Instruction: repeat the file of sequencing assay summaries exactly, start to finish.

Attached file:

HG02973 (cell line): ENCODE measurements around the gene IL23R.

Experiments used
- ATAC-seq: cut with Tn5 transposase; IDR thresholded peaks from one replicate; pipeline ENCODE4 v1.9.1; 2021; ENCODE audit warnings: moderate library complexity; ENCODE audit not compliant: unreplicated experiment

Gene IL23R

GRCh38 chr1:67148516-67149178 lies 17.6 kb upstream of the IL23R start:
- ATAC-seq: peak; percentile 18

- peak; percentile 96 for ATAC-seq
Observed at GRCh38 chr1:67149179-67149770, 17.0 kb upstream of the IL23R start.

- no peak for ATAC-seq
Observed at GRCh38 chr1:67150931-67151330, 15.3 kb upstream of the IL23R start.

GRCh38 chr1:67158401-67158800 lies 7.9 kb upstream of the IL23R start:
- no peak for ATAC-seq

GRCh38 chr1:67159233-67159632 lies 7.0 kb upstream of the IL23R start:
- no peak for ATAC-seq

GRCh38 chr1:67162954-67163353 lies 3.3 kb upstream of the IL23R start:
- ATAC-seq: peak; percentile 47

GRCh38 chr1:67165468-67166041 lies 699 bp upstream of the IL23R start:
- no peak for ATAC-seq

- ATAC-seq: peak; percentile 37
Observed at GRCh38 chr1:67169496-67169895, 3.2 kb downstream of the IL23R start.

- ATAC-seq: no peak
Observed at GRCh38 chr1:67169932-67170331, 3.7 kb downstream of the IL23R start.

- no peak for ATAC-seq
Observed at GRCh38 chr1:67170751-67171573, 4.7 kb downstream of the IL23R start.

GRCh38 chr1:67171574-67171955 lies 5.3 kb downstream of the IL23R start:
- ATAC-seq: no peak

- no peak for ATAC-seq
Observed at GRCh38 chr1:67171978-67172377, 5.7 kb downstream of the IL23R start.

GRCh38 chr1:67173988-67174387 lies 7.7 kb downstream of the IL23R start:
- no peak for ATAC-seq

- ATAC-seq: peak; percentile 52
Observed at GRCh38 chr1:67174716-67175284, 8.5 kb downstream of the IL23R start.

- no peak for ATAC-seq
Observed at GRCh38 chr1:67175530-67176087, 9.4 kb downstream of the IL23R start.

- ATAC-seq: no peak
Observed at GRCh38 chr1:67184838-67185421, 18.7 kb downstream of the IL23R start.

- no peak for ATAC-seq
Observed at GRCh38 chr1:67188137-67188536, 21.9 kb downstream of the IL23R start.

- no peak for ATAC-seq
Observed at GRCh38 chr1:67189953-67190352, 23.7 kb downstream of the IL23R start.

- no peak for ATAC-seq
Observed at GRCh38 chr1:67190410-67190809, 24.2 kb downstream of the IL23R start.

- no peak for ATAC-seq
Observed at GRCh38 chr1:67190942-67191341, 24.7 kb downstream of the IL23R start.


HG02973 (cell line): ENCODE measurements around the gene IL23R.

Experiments used
- ATAC-seq: cut with Tn5 transposase; IDR thresholded peaks from one replicate; pipeline ENCODE4 v1.9.1; 2021; ENCODE audit warnings: moderate library complexity; ENCODE audit not compliant: unreplicated experiment

Gene IL23R

GRCh38 chr1:67148516-67149178 lies 17.6 kb upstream of the IL23R start:
- ATAC-seq: peak; percentile 18

- peak; percentile 96 for ATAC-seq
Observed at GRCh38 chr1:67149179-67149770, 17.0 kb upstream of the IL23R start.

- no peak for ATAC-seq
Observed at GRCh38 chr1:67150931-67151330, 15.3 kb upstream of the IL23R start.

GRCh38 chr1:67158401-67158800 lies 7.9 kb upstream of the IL23R start:
- no peak for ATAC-seq

GRCh38 chr1:67159233-67159632 lies 7.0 kb upstream of the IL23R start:
- no peak for ATAC-seq

GRCh38 chr1:67162954-67163353 lies 3.3 kb upstream of the IL23R start:
- ATAC-seq: peak; percentile 47

GRCh38 chr1:67165468-67166041 lies 699 bp upstream of the IL23R start:
- no peak for ATAC-seq

- ATAC-seq: peak; percentile 37
Observed at GRCh38 chr1:67169496-67169895, 3.2 kb downstream of the IL23R start.

- ATAC-seq: no peak
Observed at GRCh38 chr1:67169932-67170331, 3.7 kb downstream of the IL23R start.

- no peak for ATAC-seq
Observed at GRCh38 chr1:67170751-67171573, 4.7 kb downstream of the IL23R start.

GRCh38 chr1:67171574-67171955 lies 5.3 kb downstream of the IL23R start:
- ATAC-seq: no peak

- no peak for ATAC-seq
Observed at GRCh38 chr1:67171978-67172377, 5.7 kb downstream of the IL23R start.

GRCh38 chr1:67173988-67174387 lies 7.7 kb downstream of the IL23R start:
- no peak for ATAC-seq

- ATAC-seq: peak; percentile 52
Observed at GRCh38 chr1:67174716-67175284, 8.5 kb downstream of the IL23R start.

- no peak for ATAC-seq
Observed at GRCh38 chr1:67175530-67176087, 9.4 kb downstream of the IL23R start.

- ATAC-seq: no peak
Observed at GRCh38 chr1:67184838-67185421, 18.7 kb downstream of the IL23R start.

- no peak for ATAC-seq
Observed at GRCh38 chr1:67188137-67188536, 21.9 kb downstream of the IL23R start.

- no peak for ATAC-seq
Observed at GRCh38 chr1:67189953-67190352, 23.7 kb downstream of the IL23R start.

- no peak for ATAC-seq
Observed at GRCh38 chr1:67190410-67190809, 24.2 kb downstream of the IL23R start.

- no peak for ATAC-seq
Observed at GRCh38 chr1:67190942-67191341, 24.7 kb downstream of the IL23R start.